Robin Roberts, co-anchor of "Good Morning America," returned to work on Monday after an abrupt nearly three-week-long medical leave, due in part to exhaustion from a blood and bone marrow condition.

Roberts, 51, who previously battled breast cancer in 2007, announced in early June that she had been diagnosed with a rare disorder called myelodysplastic syndrome (MDS), known in the past as preleukemia, but assured fans that her health issues would not prevent her from continuing on with her regular schedule.

A month later at the Television Critics Association conference, the ABC anchor told reporters that she expected to take a medical leave for an extended period at the end of August or beginning of September, when she is slated to undergo a bone marrow transplant from her older sister, Sally-Ann.

It came as a surprise then, when Roberts announced unexpectedly on July 31 that she was "not feeling too well." "In fact, I'm going to leave, and let you all do the rest of the program on your own," Roberts told surprised viewers from the studio of "Good Morning America," before leaving mid-way through the show. "I'm going to take a little time off, just to get some vacay. I'll see you in a couple of weeks." Weatherman Sam Champion ended the segment with best wishes for Roberts, saying, "Our Robin Roberts, we love you. Get a little rest. Take a week off, take two, then come back."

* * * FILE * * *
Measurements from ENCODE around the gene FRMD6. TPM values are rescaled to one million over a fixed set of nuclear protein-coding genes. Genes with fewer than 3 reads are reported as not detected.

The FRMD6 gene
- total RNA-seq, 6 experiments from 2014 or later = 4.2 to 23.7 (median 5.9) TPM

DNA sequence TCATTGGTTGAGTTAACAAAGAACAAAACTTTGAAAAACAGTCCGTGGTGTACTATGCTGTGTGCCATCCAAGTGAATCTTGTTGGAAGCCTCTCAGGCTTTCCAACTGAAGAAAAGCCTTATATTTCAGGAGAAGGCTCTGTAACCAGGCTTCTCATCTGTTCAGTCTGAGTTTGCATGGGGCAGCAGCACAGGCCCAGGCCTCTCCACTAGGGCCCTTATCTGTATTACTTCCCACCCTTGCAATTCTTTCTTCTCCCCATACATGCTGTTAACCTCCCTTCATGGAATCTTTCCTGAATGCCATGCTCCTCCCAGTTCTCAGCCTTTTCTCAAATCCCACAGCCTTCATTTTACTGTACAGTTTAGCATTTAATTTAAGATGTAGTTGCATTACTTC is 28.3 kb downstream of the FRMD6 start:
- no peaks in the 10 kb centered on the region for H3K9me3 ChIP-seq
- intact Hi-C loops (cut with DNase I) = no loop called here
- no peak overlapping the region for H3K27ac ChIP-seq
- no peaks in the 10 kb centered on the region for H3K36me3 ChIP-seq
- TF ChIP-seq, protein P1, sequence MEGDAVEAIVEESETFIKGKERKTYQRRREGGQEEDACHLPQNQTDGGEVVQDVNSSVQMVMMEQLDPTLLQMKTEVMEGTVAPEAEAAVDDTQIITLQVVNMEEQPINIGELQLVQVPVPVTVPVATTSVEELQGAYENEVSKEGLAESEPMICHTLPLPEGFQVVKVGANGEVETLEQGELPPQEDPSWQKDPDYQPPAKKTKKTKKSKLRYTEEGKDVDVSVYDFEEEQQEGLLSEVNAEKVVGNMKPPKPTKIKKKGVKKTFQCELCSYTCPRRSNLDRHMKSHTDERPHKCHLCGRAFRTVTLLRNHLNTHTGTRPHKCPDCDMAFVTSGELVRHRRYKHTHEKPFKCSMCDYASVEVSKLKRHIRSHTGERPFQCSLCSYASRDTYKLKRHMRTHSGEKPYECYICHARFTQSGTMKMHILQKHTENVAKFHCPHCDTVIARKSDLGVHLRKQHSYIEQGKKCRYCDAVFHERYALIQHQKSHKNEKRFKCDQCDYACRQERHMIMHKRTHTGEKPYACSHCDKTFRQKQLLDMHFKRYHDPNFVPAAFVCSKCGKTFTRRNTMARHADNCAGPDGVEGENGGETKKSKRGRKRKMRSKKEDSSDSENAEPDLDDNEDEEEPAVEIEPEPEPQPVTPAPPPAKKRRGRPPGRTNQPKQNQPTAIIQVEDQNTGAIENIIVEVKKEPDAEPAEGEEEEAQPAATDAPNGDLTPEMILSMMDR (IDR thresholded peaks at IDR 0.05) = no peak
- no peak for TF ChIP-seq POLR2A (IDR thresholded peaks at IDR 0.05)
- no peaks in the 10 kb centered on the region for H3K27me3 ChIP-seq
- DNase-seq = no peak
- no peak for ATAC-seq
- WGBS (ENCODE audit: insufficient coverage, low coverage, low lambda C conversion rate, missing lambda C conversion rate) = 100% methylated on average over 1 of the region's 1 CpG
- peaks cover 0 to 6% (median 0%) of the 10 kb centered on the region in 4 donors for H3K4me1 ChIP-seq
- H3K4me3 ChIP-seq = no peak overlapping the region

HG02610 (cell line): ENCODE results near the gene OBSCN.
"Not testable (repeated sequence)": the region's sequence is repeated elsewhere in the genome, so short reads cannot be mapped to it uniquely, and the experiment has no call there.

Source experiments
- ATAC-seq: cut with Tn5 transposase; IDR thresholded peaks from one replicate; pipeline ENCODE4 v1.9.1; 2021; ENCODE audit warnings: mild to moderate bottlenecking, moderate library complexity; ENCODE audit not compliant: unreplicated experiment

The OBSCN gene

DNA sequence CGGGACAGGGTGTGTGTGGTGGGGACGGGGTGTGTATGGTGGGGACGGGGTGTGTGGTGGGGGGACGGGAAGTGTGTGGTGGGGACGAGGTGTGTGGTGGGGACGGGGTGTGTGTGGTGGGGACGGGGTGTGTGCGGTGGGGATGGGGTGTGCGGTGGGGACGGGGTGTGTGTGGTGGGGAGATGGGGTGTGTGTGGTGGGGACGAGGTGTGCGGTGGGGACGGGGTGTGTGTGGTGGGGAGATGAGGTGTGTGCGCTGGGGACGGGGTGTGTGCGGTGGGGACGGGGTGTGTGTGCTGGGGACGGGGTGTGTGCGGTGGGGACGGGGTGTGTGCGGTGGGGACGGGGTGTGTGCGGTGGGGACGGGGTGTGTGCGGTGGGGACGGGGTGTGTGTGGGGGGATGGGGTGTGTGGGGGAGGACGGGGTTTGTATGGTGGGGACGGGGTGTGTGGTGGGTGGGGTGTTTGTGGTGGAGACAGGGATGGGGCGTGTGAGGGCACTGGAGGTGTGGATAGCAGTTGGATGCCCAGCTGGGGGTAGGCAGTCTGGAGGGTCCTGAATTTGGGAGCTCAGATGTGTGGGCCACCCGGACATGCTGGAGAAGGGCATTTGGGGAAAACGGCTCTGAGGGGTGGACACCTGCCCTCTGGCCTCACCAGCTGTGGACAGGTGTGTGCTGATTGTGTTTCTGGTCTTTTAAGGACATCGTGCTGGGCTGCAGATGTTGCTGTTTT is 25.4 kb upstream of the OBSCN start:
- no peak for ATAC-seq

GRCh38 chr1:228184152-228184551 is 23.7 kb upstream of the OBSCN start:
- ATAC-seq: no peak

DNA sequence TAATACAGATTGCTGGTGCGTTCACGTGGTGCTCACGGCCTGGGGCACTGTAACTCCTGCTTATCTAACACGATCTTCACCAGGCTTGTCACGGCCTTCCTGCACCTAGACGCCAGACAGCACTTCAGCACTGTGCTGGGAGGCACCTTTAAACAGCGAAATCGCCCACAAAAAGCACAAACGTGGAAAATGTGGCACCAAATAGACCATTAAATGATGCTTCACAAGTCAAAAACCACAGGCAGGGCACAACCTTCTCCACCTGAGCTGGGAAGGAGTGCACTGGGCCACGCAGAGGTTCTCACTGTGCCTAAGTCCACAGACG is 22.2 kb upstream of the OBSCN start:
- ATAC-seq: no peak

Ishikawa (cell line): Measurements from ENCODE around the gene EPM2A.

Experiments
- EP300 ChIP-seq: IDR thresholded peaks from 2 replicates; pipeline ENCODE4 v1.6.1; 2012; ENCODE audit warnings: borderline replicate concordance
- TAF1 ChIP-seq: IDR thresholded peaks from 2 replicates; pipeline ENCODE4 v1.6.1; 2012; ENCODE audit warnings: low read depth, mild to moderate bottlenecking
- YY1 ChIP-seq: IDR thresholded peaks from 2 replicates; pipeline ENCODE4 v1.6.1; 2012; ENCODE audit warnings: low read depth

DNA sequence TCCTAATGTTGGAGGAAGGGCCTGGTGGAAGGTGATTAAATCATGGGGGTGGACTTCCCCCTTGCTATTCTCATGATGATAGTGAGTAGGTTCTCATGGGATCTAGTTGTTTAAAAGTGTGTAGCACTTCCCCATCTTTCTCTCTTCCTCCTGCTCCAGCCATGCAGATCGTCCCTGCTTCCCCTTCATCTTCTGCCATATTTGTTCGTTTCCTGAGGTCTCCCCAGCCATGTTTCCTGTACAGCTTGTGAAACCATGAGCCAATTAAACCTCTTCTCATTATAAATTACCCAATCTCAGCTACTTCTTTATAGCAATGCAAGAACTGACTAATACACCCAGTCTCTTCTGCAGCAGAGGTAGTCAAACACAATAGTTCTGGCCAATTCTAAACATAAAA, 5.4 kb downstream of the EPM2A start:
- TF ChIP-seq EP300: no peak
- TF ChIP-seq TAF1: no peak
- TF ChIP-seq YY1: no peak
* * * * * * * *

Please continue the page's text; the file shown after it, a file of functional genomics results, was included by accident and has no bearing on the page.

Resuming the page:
Robert's brief "vacation," during which ABC's Amy Robach filled in for her, landed her in Italy, where Roberts celebrated a friend's birthday and enjoyed a break from chemotherapy catheter.  "All I'm thinking about now is Italy. As a going away present my doctor surprised me and removed my PICC line today from my arm...sweet freedom!," Roberts tweeted before leaving for her trip.

During her break, Roberts shared photos of herself sightseeing in Venice, Rome, and Tuscany. She even tweeted a picture of herself praying at the Vatican alter, tipping off fans that she was "given special access to the Vatican in Rome."

On Aug. 20, after returning to work on "Morning," Roberts explained cheerfully, "My needle was past E when I left here a couple of weeks ago, but I've got a full tank, so watch out."

She later tweeted to her followers, "Thanks for great welcome back this AM @GMA. Going right now to tape PSA for #BeTheMatch. Bone marrow donors (like my sis) are saving lives."